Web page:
“We see ourselves as co-designers of change,” Knudsen says. “We are delivering the results together with our community of partners. We are here to deliver coordinated interventions that connect and empower people to enact change.”

EIT Climate-KIC has a diverse community of partners, members, alumni, start-ups, students, and other stakeholders covering the fields of business (including E.ON, Ferrovial, KLM, and Veolia); education (such as Technical University of Denmark, the Sorbonne, and Imperial College London); and city authorities and NGOs (such as the City of Helsinki, the Greater London Authority, and the World Wildlife Fund).

To shape the green economy in Europe, EIT Climate-KIC runs connected programs in research and innovation, entrepreneurship, and education with the mission to unlock change at the speed and scale needed to decarbonise the economy. It offers a portfolio of deliberate initiatives and funding to accelerate such change.

Climathon is one of its annual events, which has grown to be a global movement built around a 24-hour event that supports cities in prioritizing the climate challenges they face, and motivating their citizens to develop innovative solutions to resolve them. EIT Climate- KIC also runs Climate Launchpad, the world’s biggest competition for green business ideas, operating in 35+ countries and generating more than 1,000 actionable ideas each year.

Adopting a portfolio mindset

Knowing which projects to say “yes” to is also an important lesson the organization has learned. “We need to focus on our resources in leveraging European ingenuity in places where we have strategic opportunity for impact aligning with our key thematic impact goals,” says Robin Muller, Education Manager.

EIT Climate-KIC is calling all partners to operate with a portfolio mindset, ensuring that there are spillover benefits. “We will do this with the aim of achieving systemic change through innovation in co-operation with the community of research and business partners the organization has built and nurtured over recent years,” says Knudsen.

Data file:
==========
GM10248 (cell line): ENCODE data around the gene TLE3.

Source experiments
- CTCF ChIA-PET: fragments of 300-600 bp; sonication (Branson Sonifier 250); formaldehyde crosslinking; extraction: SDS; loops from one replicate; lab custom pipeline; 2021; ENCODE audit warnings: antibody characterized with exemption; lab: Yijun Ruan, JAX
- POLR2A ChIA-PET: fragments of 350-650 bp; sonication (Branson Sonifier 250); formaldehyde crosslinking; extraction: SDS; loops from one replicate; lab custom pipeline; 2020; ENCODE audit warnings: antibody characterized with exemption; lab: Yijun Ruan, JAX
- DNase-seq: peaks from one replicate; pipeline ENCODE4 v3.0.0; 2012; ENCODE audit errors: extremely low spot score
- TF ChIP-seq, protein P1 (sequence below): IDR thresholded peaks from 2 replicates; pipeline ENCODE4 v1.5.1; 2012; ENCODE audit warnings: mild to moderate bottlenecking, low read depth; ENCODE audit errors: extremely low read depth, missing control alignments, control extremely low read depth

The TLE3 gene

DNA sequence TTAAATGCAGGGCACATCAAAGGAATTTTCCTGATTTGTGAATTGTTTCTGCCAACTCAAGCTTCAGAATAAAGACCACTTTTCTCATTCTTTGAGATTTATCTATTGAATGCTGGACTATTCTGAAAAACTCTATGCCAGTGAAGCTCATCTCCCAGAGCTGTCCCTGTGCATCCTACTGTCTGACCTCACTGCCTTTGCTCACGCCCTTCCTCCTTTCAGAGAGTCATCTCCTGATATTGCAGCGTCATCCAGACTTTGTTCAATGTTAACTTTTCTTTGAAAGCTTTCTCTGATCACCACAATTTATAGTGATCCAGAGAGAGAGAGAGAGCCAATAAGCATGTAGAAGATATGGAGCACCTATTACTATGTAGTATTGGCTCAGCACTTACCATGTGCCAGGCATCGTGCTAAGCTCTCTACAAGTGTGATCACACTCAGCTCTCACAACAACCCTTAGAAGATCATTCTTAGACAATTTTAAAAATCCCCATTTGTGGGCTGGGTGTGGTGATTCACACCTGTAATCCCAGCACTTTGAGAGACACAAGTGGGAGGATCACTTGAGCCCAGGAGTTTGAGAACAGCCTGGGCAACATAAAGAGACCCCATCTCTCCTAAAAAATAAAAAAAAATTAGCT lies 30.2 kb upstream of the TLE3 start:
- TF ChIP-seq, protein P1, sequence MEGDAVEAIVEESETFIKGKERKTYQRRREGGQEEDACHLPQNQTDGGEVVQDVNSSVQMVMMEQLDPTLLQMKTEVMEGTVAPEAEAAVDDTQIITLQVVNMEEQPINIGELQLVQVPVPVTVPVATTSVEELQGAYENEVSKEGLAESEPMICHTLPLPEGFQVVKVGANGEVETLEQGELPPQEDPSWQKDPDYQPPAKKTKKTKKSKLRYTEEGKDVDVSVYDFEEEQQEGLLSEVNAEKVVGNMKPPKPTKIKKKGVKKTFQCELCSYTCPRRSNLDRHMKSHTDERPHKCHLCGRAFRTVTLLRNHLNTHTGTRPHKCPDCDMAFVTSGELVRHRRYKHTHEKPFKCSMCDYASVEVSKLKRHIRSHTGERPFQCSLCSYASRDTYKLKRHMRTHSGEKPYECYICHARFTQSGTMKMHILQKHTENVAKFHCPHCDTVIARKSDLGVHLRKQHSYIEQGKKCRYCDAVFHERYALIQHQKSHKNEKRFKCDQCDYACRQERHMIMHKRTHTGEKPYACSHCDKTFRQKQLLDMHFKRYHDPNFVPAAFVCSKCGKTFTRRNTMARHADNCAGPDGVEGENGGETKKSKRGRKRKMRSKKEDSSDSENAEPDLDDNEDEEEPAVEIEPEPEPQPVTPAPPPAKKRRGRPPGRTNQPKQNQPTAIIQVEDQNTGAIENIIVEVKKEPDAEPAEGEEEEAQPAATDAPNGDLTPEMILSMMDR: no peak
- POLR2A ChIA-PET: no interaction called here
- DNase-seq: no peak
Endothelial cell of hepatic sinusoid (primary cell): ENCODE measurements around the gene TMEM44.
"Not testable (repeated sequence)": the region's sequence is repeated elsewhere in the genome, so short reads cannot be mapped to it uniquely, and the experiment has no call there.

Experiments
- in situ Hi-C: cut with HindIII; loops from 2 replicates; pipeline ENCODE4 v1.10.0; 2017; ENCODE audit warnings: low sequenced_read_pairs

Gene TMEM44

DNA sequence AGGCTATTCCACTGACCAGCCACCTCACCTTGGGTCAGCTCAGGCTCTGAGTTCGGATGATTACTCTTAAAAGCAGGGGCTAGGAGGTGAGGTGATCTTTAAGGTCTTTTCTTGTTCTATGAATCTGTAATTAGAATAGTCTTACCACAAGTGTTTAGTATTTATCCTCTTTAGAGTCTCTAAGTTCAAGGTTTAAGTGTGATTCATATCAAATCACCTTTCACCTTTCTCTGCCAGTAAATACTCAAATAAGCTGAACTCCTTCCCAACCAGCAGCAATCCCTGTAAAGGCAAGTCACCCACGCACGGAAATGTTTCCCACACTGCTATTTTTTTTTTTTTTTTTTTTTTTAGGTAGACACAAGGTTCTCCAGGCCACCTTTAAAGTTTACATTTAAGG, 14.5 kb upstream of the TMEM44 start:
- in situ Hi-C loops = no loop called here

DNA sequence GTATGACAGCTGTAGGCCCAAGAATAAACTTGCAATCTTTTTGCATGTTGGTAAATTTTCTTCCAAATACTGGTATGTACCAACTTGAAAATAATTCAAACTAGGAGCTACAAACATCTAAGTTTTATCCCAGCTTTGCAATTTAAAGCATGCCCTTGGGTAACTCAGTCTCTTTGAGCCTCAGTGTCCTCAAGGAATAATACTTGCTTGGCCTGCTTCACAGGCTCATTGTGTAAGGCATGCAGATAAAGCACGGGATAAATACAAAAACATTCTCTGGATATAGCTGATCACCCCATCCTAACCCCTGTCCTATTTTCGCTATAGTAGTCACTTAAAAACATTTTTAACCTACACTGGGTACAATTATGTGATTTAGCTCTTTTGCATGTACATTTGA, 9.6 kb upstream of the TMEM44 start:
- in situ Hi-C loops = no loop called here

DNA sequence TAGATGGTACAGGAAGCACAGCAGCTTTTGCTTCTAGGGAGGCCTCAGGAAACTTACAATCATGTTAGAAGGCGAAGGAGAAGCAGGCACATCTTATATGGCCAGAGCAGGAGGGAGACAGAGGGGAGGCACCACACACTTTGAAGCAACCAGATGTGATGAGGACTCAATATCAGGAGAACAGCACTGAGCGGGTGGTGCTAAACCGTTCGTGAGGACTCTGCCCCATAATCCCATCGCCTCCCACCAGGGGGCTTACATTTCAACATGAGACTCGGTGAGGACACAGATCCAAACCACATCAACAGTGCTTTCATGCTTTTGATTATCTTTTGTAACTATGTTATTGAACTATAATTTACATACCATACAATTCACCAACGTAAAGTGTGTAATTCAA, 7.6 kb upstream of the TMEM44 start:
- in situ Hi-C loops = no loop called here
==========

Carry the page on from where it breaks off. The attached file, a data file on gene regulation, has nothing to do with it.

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The complexity and magnitude of problems currently faced by governments and individuals have few historical precedents. Our planet is under huge environmental pressure; wealth inequality is worsening, and workers face ever stiffer competition – increasingly from computers with deep artificial intelligence. These problems are interlinked, and education is pivotal to resolving them.

Credit Suisse has witnessed the life-changing impact of education on individuals, communities and societies.

At the current rate of progress, in 2030 there will be more than 800 million children and young people lacking the basic skills or qualifications for the modern workforce. To meet the UN’s fourth Sustainable Development Goal (SDG4) of ensuring universal primary and secondary education by 2030 – and fill an annual funding shortfall of $26bn – will require a radical response.

Get it right and it’s impossible to overstate the potential impact. If the world was to achieve universal upper-secondary education by 2030 it would bring forward the goal of eliminating poverty by 10 years. If all women in low- and middle-income countries (LMICs) completed secondary education, the mortality rate for children under five would fall by nearly half – a saving of three million lives annually.

The Value of Knowledge is not academic but profound.